For seniors who are not quite ready to stop working once they reach a traditional retirement age, nontraditional work could help them to prolong their careers with more flexible hours and less stress, even though such work typically comes without benefits like healthcare coverage and retirement benefits. This is according to a research brief published by the Boston College Center for Retirement Research (CRR).
“Researchers define nontraditional jobs in various ways, including gig-economy jobs, on-call work, temporary positions, part-time slots, and/or self-employment,” the brief reads.
“Most of these definitions focus on the worker’s relationship to the employer. This brief, like previous CRR briefs in this series, instead looks at the characteristics of the jobs, defining nontraditional jobs simply as those with neither employer-provided health insurance nor a retirement savings plan.”
For seniors who retire with savings insufficient to meet their expenses in retirement — which the brief refers to as “underprepared workers” — the research finds that their general situation sees a notable improvement in their situations.
“[T]he results do not support the hypothesis that underprepared workers are more likely to use nontraditional jobs in late career,” the brief reads. “However, they do suggest that underprepared workers who switch to such jobs see a substantial improvement in their retirement security.”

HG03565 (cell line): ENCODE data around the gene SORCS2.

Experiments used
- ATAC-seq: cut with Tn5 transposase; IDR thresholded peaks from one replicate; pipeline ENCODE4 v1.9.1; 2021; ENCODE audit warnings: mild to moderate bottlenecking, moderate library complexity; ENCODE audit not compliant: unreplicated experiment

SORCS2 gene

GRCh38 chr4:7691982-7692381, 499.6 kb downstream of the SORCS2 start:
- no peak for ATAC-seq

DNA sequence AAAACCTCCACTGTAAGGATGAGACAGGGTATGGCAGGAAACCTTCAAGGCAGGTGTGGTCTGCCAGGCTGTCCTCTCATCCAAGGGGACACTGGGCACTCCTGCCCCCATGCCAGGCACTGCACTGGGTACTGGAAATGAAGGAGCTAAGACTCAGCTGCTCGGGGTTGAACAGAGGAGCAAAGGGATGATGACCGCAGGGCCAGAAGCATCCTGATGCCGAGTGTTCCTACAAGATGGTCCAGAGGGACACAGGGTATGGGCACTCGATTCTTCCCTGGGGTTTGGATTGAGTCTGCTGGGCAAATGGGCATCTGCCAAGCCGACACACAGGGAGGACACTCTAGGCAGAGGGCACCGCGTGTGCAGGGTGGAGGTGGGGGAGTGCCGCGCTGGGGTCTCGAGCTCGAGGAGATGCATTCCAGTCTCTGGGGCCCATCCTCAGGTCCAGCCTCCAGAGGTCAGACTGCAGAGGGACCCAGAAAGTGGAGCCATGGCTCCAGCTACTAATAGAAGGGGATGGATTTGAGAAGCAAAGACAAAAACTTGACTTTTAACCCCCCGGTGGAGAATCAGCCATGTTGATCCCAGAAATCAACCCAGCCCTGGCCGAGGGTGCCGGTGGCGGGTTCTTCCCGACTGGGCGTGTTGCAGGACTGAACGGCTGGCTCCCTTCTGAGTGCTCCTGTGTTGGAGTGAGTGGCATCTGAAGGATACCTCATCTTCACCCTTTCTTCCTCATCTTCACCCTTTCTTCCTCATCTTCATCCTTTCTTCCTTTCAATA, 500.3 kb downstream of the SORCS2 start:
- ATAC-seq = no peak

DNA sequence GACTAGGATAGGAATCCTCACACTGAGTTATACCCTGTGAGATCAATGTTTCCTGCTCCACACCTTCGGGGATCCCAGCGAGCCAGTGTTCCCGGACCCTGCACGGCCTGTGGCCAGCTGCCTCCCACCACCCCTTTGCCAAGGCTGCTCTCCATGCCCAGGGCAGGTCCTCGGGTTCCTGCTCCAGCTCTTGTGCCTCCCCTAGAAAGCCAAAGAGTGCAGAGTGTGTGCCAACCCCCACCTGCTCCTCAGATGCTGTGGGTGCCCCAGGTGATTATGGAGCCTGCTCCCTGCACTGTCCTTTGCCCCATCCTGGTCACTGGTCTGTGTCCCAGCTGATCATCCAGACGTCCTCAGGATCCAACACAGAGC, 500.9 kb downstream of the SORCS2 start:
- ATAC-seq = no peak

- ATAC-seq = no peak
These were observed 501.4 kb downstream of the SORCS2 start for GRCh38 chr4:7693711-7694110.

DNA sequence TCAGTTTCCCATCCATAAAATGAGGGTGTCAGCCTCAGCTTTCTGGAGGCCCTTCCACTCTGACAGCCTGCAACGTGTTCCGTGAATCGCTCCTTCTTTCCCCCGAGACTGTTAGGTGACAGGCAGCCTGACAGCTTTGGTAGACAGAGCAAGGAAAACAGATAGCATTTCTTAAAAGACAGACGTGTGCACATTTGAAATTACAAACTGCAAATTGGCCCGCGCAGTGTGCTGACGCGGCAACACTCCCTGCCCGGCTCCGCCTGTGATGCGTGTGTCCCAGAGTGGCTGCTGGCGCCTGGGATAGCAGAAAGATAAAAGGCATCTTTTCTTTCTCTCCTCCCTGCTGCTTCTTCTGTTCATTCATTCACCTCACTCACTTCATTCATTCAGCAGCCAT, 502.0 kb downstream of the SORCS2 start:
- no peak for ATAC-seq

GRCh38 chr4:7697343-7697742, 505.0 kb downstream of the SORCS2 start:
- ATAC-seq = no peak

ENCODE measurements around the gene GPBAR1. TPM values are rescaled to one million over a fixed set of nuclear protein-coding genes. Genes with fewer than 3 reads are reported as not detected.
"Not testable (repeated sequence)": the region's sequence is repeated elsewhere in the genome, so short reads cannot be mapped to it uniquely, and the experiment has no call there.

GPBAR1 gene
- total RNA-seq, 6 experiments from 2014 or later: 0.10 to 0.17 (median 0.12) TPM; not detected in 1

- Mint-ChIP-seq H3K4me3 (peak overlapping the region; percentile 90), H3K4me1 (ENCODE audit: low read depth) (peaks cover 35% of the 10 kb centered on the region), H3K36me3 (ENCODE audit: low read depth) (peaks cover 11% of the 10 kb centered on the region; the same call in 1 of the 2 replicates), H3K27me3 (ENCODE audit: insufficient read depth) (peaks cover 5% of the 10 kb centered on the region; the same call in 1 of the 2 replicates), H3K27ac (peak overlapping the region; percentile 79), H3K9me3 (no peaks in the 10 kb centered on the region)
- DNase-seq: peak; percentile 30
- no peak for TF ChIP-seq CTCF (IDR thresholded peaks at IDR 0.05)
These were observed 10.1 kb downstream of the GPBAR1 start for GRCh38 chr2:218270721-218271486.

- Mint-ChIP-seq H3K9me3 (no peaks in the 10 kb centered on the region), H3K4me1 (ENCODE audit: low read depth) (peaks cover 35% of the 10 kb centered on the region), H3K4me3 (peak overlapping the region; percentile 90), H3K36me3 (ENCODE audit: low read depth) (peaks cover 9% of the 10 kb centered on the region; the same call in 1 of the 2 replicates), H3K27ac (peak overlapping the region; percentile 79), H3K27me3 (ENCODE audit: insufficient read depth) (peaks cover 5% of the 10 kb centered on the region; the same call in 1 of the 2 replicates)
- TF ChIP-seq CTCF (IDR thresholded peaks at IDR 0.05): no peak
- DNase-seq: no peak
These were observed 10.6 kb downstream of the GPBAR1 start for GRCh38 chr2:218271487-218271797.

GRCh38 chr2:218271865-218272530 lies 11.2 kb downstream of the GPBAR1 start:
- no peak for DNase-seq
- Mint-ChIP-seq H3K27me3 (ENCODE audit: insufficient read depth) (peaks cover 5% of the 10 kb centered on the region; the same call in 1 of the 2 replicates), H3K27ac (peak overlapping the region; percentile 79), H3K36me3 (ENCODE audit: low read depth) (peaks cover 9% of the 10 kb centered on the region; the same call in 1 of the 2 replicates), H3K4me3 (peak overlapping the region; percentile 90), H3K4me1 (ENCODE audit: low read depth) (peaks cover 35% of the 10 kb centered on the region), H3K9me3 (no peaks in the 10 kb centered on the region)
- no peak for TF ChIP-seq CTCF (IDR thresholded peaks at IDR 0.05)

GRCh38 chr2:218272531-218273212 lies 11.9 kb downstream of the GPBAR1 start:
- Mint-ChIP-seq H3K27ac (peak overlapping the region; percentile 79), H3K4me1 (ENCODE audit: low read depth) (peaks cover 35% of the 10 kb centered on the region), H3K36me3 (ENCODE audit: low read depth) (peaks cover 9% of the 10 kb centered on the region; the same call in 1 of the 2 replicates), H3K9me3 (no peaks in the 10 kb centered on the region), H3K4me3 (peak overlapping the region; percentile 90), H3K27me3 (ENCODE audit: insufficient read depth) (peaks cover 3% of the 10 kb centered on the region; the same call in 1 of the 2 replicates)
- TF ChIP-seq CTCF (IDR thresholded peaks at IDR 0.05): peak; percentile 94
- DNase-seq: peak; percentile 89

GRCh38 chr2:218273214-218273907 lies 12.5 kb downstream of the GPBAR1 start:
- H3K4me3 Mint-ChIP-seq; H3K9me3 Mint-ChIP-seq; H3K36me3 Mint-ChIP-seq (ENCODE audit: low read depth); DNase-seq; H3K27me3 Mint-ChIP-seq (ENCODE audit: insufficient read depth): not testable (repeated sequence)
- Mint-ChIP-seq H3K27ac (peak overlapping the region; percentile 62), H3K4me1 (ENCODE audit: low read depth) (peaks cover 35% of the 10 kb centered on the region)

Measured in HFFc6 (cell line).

Underprepared workers are more likely than their sufficiently-prepared counterparts to seek out nontraditional work in their later years, and doing so might help such workers to shore up any gaps in retirement financing by enhancing their retirement security, the brief reads.
“The results show that underprepared workers who continue to work past 62 see a clear improvement in their retirement readiness by ages 67-68, as shown by the increase in their replacement rates,” the brief says. “What’s surprising, though, is that the gain for those who switch from traditional to nontraditional work is actually slightly greater than the increase for those who stay in traditional work, albeit not by a large amount.”
For both the cohorts, engaging in retirement-age work helped to sufficiently close the gaps in retirement security each was experiencing around ages 61-62.
“The analysis finds no evidence that those who approach retirement relatively underprepared are more likely to switch from traditional to nontraditional work late in their careers,” the brief’s conclusion reads. “But underprepared workers who do engage in nontraditional work after age 62 are able to close much of the gap in their retirement security by ages 67-68. These results provide further evidence that working longer is financially beneficial to those who are healthy enough to do so. The novel finding is that even jobs that do not offer health and retirement benefits can help substantially in closing the retirement security gap.”
Read the brief at the Boston College CRR.